Ellen Sue’s Introduction from Divorce…

Like many parents i know, my decision to divorce was heart wrenching. I was racked with fear, guilt, and anxiety. How would Evan and Zoe, then six and eight years old, survive? How would we handle their birthday parties? Holidays? High school graduations? Would they be forever wounded by coming from a “broken home”? Would they spend 20 years in therapy? All my hopes and dreams of us having the “perfect family” were slowly shattered as I faced what I was about to do.

At age three, in all the innocence of childhood, Evan said something I’ve never forgotten: “I know you and Daddy will never get divorced.” “Why not?” I asked. “Because you love me and Zoey too much.” These words echoed as their father and I sat down to tell our kids the news: “Daddy and I love you very much, but we’ve decided we need to live apart.” I watched in horror as they recoiled in disbelief, then ran from the room, sobbing. They reappeared twenty minutes later, holding hands, wanting to know: “If you and Daddy get divorced, will we have two VCRs-one at each house?” At that moment, I knew they’d be okay.

Better than okay. Today I can say with confidence that my children have turned out to be strong, brave, resilient, and compassionate human beings, in part because of what they have endured. Witnessing Zoe and Evan thrive has made me question the widely held belief that children of divorce are at risk for dangerous and self-destructive behavior and may be less capable of creating healthy, long-term love relationships.
On the contrary, as is evident throughout this book, kids who have been through divorce are often stronger, more flexible, and capable of handling change.

Working with Zoe and Evan on this book reinforced this belief and gave me some surprising insights into how differently their generation sees divorce. When I was growing up, I knew a few kids whose parents were divorced; we spoke of them in hushed tones, seeing them as outcasts. Zoe and Evan altered my perceptions, especially when I asked them if they wished they came from a normal family, or if they worried about whether there’s any such thing as a happy marriage. They replied by looking at me as if I was crazy. These thoughts had never occurred to them, in large part because over half their friends have divorced parents and/or have been in blended families. If anything, I’ve learned, my children, along with others of their generation, are more deeply committed to making wise and healthy choices in matters of the heart.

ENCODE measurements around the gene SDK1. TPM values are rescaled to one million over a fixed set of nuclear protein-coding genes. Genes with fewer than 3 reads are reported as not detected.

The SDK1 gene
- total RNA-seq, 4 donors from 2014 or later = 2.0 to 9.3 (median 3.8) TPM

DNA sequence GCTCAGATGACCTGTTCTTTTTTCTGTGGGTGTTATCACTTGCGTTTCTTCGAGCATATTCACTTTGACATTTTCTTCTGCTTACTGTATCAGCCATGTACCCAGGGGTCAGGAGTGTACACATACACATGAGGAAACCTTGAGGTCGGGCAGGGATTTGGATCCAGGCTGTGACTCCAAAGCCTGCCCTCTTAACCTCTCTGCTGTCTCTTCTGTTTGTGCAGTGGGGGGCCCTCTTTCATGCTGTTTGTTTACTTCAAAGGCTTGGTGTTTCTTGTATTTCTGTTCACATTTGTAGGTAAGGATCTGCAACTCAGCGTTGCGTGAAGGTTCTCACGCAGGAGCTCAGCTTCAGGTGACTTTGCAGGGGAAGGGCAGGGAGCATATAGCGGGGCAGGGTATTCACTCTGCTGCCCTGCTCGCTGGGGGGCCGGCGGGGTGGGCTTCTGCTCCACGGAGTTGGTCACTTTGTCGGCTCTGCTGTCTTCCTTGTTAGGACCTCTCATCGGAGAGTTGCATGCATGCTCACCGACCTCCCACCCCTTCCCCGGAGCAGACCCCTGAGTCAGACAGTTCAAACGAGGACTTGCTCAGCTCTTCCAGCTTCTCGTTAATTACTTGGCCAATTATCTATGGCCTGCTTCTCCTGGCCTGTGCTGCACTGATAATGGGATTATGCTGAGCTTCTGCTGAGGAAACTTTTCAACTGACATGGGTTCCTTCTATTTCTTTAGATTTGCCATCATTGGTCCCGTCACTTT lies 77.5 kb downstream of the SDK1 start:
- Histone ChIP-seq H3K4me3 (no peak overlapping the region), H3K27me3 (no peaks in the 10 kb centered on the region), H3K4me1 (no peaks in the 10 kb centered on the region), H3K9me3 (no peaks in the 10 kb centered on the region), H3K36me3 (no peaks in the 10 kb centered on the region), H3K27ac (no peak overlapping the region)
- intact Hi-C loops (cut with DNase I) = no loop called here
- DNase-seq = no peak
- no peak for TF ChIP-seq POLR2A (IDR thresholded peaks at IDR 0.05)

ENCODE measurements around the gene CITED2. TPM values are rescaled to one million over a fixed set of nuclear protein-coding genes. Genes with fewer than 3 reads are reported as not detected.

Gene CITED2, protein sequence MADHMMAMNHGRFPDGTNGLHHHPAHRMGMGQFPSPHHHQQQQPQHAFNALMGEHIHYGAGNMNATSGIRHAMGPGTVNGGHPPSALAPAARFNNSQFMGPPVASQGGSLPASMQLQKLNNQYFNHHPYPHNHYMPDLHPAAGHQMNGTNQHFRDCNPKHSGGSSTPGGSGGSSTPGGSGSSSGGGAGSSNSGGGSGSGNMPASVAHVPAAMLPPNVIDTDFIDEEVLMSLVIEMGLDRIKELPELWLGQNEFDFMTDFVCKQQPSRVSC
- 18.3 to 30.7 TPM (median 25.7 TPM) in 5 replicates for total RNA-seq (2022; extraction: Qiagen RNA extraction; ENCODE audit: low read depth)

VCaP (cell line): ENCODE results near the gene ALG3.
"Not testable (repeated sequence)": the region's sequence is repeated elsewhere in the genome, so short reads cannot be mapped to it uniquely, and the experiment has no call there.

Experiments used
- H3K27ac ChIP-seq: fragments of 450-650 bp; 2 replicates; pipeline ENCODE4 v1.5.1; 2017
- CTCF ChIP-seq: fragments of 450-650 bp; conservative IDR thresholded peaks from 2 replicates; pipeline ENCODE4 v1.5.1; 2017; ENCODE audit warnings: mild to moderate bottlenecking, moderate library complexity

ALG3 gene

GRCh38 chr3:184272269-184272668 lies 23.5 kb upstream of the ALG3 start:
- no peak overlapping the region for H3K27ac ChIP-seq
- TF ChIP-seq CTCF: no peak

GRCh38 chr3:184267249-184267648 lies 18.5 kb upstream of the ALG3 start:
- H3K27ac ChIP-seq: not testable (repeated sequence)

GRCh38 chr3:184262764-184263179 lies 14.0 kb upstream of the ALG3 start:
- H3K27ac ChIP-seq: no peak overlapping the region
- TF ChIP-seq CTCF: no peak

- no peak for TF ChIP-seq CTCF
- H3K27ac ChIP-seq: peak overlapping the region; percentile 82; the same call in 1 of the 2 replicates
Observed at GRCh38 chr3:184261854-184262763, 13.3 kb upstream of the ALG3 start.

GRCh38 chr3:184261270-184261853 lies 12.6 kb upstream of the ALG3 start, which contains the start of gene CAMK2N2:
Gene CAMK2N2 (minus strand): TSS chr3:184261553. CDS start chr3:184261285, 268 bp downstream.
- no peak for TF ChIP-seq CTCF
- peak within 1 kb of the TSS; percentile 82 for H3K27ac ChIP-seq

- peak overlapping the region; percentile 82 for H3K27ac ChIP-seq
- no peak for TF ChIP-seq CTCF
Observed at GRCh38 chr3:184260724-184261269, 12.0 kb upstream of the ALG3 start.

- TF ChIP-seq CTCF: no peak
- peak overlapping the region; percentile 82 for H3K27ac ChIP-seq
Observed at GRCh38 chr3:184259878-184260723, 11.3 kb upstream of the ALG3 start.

No parent would ever wish to say to their children: “Daddy (or Mommy) and I are getting a divorce.” Yet we also have the opportunity to help them transform this into a positive experience. It’s not the painful experiences that wound us, but rather how they are-or aren’t-dealt with. We must first and foremost respect our children’s feelings. We can’t make their pain disappear, but we can create a safe space in which they can freely express their emotions. We can offer support, we can love them with all our hearts, but ultimately, they must go through this transition in their own way, in their own time.

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